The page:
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Vorticity is a mathematical concept used in fluid dynamics. It can be related to the amount of "circulation" or "rotation" in a fluid.
In fluid dynamics, vorticity is the curl of the fluid velocity. It can also be considered as the circulation per unit area at a point in a fluid flow field. It is a vector quantity, whose direction is along the axis of the fluid's rotation. For a two-dimensional flow, the vorticity vector is perpendicular to the plane.
For a fluid having locally a "rigid rotation" around an axis (i.e., moving like a rotating cylinder), vorticity is twice the angular velocity of a fluid element. An irrotational fluid is one whose vorticity=0. Somewhat counter-intuitively, an irrotational fluid can have a non-zero angular velocity (e.g. a fluid rotating around an axis with its angular velocity inversely proportionnal to the distance to the axis has a zero vorticity).
One way to visualize vorticity is this: consider a fluid flowing. Imagine that some tiny part of the fluid is instantaneously rendered solid, and the rest of the flow removed. If that tiny new solid particle would be rotating, rather than just translating, then there is vorticity in the flow.
In the atmospheric sciences, vorticity is a property that characterizes large-scale rotation of air masses. Since the atmospheric circulation is nearly horizontal, the (3 dimensional) vorticity is nearly vertical, and it is common to talk use the vertical component as the scalar vorticity. The scalar vorticity is positive when the parcel has a counterclockwise rotation for the Northern Hemisphere. It is negative when the parcel has clockwise rotation for the Northern Hemisphere.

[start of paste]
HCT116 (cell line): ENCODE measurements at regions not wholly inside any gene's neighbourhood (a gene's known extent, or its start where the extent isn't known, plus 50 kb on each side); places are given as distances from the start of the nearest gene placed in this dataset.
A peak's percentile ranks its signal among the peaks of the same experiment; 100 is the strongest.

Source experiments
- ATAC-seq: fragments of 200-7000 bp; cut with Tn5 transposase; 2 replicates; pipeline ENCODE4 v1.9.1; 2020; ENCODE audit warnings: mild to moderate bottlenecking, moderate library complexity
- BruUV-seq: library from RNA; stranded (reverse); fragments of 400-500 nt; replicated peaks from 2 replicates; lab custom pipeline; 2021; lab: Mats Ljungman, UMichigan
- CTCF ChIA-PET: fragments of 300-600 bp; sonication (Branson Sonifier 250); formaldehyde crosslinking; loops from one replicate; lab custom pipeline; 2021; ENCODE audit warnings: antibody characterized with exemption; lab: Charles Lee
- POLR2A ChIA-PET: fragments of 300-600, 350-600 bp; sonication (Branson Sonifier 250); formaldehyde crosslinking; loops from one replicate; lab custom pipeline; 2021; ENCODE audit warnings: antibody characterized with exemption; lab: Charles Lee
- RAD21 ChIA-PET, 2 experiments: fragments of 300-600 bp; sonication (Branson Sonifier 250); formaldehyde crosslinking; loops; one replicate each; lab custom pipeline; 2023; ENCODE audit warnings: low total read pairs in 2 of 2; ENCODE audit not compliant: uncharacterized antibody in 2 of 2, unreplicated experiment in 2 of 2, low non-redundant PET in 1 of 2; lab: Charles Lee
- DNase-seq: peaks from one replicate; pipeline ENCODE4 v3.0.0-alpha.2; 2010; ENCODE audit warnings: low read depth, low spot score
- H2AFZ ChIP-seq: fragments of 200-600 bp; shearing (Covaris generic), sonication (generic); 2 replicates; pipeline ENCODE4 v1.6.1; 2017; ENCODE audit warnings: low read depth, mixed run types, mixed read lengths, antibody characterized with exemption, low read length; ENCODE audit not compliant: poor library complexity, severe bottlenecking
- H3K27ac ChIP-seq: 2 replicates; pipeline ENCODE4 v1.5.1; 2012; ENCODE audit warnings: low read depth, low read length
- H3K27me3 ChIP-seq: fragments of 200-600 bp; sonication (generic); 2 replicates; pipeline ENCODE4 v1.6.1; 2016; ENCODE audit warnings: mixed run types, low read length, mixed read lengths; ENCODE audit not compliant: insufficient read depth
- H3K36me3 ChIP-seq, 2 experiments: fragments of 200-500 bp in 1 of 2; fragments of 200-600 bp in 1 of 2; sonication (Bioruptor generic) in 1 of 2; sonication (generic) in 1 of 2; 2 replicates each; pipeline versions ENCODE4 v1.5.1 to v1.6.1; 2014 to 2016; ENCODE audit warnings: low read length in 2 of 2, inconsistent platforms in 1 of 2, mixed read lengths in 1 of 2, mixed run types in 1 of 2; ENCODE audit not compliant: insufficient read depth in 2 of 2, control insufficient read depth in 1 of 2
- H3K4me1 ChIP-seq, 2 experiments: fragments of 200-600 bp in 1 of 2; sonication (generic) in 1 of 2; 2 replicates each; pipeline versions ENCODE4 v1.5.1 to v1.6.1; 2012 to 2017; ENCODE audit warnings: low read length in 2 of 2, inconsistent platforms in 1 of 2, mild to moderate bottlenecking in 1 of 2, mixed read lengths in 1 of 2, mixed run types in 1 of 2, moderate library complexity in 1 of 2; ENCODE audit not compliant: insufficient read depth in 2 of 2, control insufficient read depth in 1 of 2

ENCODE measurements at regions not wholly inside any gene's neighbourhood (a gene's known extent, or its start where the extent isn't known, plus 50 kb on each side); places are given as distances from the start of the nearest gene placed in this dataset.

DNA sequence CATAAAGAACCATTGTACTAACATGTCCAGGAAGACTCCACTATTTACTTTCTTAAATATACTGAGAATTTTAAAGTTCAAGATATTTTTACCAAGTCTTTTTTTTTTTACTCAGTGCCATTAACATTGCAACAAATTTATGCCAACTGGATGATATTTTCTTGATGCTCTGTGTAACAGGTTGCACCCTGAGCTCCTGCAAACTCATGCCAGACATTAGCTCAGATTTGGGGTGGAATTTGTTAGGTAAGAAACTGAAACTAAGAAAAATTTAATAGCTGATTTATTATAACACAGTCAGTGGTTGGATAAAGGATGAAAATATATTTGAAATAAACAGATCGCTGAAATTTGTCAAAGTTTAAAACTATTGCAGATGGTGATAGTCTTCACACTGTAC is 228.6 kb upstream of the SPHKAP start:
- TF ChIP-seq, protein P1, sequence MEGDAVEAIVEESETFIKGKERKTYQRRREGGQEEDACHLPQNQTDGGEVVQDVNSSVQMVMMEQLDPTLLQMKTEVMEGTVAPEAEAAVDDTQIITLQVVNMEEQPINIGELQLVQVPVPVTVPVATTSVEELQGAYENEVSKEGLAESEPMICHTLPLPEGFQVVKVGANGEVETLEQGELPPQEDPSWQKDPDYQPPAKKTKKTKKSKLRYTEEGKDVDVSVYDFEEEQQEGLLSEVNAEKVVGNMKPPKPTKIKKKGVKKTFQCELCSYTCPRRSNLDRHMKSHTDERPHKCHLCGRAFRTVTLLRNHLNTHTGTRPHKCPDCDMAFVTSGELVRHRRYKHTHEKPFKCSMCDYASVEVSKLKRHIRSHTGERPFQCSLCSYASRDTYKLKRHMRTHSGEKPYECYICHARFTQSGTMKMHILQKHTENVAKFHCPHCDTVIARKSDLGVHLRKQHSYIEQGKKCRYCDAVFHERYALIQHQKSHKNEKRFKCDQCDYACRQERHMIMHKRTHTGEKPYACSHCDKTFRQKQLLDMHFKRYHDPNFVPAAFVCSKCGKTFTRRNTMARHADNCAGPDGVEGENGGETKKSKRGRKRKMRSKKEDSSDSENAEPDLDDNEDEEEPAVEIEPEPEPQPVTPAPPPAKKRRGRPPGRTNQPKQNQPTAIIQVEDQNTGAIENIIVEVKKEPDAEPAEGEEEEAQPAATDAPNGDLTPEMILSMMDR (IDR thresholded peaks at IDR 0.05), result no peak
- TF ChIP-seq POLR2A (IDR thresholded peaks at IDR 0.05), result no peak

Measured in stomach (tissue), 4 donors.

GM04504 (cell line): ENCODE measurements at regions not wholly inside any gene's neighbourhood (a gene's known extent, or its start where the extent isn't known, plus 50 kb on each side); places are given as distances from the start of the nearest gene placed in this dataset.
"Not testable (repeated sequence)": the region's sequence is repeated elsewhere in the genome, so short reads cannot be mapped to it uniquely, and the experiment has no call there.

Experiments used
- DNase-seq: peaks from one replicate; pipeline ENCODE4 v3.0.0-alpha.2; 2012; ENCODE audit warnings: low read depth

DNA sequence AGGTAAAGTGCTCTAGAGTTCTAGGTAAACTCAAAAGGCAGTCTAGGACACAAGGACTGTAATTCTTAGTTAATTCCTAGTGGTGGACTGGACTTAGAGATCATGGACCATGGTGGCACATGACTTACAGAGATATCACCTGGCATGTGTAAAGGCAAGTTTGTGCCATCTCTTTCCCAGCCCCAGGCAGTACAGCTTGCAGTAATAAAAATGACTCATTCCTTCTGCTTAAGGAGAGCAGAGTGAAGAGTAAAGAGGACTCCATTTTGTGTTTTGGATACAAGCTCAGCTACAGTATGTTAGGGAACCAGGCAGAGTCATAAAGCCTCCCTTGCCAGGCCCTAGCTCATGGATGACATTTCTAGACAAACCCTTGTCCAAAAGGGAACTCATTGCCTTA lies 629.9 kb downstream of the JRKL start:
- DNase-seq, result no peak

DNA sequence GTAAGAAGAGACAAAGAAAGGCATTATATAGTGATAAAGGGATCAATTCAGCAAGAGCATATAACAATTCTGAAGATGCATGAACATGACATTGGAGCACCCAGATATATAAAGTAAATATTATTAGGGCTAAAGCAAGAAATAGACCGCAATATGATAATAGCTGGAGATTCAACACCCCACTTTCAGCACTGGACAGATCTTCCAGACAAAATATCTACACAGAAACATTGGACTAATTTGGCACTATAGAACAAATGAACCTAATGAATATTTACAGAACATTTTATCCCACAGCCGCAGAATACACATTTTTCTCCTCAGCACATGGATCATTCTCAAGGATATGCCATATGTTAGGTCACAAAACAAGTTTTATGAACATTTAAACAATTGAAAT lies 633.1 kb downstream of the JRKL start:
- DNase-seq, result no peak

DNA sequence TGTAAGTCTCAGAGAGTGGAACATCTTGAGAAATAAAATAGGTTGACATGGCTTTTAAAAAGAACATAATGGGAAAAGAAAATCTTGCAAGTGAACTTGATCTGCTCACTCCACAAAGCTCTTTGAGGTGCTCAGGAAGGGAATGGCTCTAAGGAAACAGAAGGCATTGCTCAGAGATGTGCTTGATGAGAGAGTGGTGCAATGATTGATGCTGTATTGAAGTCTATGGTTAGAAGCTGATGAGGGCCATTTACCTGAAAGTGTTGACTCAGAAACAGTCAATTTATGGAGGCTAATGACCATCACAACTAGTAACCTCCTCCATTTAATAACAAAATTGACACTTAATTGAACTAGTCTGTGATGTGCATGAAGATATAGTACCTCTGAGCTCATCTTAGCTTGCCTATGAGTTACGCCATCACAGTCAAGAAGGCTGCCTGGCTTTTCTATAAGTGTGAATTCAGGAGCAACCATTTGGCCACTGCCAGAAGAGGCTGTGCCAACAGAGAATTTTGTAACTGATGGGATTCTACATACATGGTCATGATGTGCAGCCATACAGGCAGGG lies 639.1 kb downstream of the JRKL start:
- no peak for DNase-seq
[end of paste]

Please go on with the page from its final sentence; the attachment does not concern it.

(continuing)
for relative vorticity and
The barotropic vorticity equation is the simplest way for forecasting the movement of Rossby waves (that is, the troughs and ridges of 500 mb geopotential) over a limited amount of time (a few days). In the 1950s, the first successful programs for numerical weather forecasting utilized that equation.
Vorticity is important in many other areas of fluid dynamics. For instance, the lift distribution over a finite wing may be approximated by assuming that each segment of the wing has a semi-infinite trailing vortex behind it. It is then possible to solve for the strength of the vortices using the criterion that there be no flow induced through the surface of the wing. This procedure is called the vortex panel method of computational fluid dynamics. The strengths of the vortices are then summed to find the total approximate circulation about the wing. Lift is the product of circulation, airspeed, and air density.
- Main : Application of tensor theory in engineering science, Barotropic vorticity equation, D'Alembert's paradox, Vortex, Vortical, Vorticity equation, Vortical motion
- Atmospheric sciences : Prognostic variable
- Fluid dynamics: Biot-Savart Law, Circulation, Curl, Navier-Stokes equations
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- Parker, Douglas, "ENVI 2210 - Atmosphere and Ocean Dynamics, 9: Vorticity". School of the Environment, University of Leeds. September 2001.
- Graham, James R., "Astronomy 202: Astrophysical Gas Dynamics". Astronomy Department, UC, Berkeley.
- "Spherepack 3.1". (includes a collection of FORTRAN vorticity program)
- "Mesoscale Compressible Community (MC2) Real-Time Model Predictions". (Potential vorticity analysis)
- "Vorticity" images via Google.
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